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Actress speaks out after new Down’s syndrome screening test reduces number of births of those with the condition

British actress Sally Phillips has spoken out against prenatal screenings for Down’s syndrome, as figures published last week revealed they lead to more abortions for unborn children with the condition.

The popular actress recalled to The Sunday Times how she received a deluge of almost entirely negative reactions when her son Olly was diagnosed with Down’s syndrome.

Phillips said the moment Olly’s condition was diagnosed, 10 days after his birth, “the doctor said, ‘I’m sorry’ and the midwife cried.”

In 2016, Theresa May’s Conservative government pledged to roll out non-invasive prenatal testing (NIPT) nationally from 2018, but this is yet to happen.

In England & Wales, government statistics show that where Down’s syndrome has been discovered in the womb over 90% of women choose to abort the child.

Sally said: “It is a sad indictment of society that the things people with Down’s syndrome offer are not valued and are thrown away so easily”.

Figures published last week show that the number of babies born with the condition has dropped by 30% in NHS hospital trusts that offer new non-invasive prenatal tests.

Sally said: “If we were screening for sexuality or race, there would be an enormous outcry.” 

She added that fewer people being born with the condition would mean “less incentive to invest in education, improved healthcare, job opportunities and the specific kind of support that those with Down’s syndrome need”.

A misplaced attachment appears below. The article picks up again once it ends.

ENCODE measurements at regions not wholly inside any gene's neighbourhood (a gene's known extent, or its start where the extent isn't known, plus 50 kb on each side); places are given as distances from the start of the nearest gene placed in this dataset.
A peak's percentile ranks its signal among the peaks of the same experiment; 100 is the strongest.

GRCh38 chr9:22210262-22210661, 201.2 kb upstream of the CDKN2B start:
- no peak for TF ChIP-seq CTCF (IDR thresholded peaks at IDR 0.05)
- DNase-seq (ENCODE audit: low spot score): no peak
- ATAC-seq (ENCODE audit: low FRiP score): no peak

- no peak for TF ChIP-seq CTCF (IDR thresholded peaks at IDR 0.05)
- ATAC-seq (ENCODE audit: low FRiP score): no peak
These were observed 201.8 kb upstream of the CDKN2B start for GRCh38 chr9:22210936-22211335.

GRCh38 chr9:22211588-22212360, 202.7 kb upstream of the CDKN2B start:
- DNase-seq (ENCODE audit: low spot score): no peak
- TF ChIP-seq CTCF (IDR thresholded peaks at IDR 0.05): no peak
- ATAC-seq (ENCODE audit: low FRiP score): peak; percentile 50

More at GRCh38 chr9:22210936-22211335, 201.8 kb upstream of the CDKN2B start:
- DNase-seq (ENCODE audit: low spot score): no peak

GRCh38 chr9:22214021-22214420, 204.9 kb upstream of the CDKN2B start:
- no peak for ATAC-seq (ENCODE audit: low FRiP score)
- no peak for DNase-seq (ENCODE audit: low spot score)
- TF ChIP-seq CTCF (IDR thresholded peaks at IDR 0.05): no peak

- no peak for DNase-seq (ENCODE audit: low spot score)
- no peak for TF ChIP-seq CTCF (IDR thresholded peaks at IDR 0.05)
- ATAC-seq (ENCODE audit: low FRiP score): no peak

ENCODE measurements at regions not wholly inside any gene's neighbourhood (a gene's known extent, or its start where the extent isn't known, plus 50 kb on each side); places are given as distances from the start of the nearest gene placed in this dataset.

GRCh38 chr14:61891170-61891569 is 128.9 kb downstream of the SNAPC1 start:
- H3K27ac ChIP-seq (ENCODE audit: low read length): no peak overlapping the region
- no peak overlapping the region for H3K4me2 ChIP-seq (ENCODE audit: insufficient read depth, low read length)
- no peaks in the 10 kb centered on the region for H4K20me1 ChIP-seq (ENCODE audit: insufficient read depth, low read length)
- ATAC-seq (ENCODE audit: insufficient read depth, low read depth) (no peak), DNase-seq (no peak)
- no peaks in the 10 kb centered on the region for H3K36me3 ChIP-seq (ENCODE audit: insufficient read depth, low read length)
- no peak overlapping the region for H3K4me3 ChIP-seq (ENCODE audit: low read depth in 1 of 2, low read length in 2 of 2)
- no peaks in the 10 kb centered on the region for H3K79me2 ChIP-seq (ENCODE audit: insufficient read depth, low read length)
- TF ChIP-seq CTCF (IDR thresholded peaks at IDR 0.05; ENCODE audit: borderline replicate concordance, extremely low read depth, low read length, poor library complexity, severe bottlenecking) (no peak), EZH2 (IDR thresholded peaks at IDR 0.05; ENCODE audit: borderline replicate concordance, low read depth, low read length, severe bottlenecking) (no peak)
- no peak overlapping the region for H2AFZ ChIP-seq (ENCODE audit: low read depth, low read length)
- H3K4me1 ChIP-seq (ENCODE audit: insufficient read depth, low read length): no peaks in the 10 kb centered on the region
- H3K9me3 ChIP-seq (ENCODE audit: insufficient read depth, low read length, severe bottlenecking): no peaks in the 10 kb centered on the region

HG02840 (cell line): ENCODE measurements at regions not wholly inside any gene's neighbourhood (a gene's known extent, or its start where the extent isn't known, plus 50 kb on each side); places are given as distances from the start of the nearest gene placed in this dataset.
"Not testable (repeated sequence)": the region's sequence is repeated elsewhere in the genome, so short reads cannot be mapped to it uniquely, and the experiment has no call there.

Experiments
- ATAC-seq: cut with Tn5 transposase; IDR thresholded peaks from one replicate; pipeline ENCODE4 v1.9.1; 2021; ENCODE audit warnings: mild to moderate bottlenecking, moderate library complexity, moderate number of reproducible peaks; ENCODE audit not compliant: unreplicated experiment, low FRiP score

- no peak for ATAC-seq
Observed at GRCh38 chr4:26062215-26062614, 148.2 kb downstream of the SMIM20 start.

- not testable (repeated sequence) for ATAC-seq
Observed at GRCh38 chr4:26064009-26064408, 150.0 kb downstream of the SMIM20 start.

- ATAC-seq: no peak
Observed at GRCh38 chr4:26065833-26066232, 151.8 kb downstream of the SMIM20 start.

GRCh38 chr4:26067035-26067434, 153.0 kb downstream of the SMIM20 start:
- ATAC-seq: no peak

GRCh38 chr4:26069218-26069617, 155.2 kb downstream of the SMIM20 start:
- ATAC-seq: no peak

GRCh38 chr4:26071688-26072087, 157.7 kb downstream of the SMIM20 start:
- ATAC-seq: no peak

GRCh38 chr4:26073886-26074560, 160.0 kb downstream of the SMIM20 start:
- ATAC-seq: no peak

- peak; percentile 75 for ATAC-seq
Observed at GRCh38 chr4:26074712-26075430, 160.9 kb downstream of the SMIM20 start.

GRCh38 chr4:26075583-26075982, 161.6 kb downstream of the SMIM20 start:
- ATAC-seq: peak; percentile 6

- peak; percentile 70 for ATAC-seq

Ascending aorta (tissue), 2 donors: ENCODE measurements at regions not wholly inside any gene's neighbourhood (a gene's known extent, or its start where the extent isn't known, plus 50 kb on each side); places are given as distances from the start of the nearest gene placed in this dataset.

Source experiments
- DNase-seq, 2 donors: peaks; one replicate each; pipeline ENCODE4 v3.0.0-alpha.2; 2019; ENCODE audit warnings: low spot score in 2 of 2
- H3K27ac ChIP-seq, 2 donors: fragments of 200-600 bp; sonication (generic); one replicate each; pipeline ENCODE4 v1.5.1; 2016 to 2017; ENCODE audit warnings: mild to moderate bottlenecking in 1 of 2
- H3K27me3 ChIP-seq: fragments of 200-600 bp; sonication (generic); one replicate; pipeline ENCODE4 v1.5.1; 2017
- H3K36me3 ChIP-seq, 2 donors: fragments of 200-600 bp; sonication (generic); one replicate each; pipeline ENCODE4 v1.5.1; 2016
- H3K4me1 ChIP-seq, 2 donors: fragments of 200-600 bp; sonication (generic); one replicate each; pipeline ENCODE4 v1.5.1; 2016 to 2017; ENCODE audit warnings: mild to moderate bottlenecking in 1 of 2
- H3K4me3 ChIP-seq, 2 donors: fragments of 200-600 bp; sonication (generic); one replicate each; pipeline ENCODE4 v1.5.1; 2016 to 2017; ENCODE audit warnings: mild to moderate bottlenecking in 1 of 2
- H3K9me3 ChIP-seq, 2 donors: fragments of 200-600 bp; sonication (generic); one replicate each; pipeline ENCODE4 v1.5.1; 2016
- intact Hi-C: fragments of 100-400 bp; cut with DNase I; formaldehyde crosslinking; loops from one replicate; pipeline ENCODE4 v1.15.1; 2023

Catherine Robinson, spokesperson for Right To Life UK said:

“Our current law allows babies with Down’s syndrome to be aborted right through to birth. Already 90% of babies diagnosed in the womb with Down’s syndrome are aborted in England & Wales. The figures released this week show that new non-invasive prenatal tests are likely to lead to even more babies who have Down’s syndrome being aborted. 

The Government should not be rolling out these tests if there is evidence that they are leading to more babies with Down’s syndrome being aborted. Now there is clear evidence that this is the case, it’s time that the Government pulled the rollout.”

Dear reader,

You may be surprised to learn that our 24-week abortion time limit is out of line with the majority of European Union countries, where the most common time limit for abortion on demand or on broad social grounds is 12 weeks gestation.

The latest guidance from the British Association of Perinatal Medicine enables doctors to intervene to save premature babies from 22 weeks. The latest research indicates that a significant number of babies born at 22 weeks gestation can survive outside the womb, and this number increases with proactive perinatal care.

This leaves a real contradiction in British law. In one room of a hospital, doctors could be working to save a baby born alive at 23 weeks whilst, in another room of that same hospital, a doctor could perform an abortion that would end the life of a baby at the same age.

The majority of the British population support reducing the time limit. Polling has shown that 70% of British women favour a reduction in the time limit from 24 weeks to 20 weeks or below.

Please click the button below to sign the petition to the Prime Minister, asking him to do everything in his power to reduce the abortion time limit.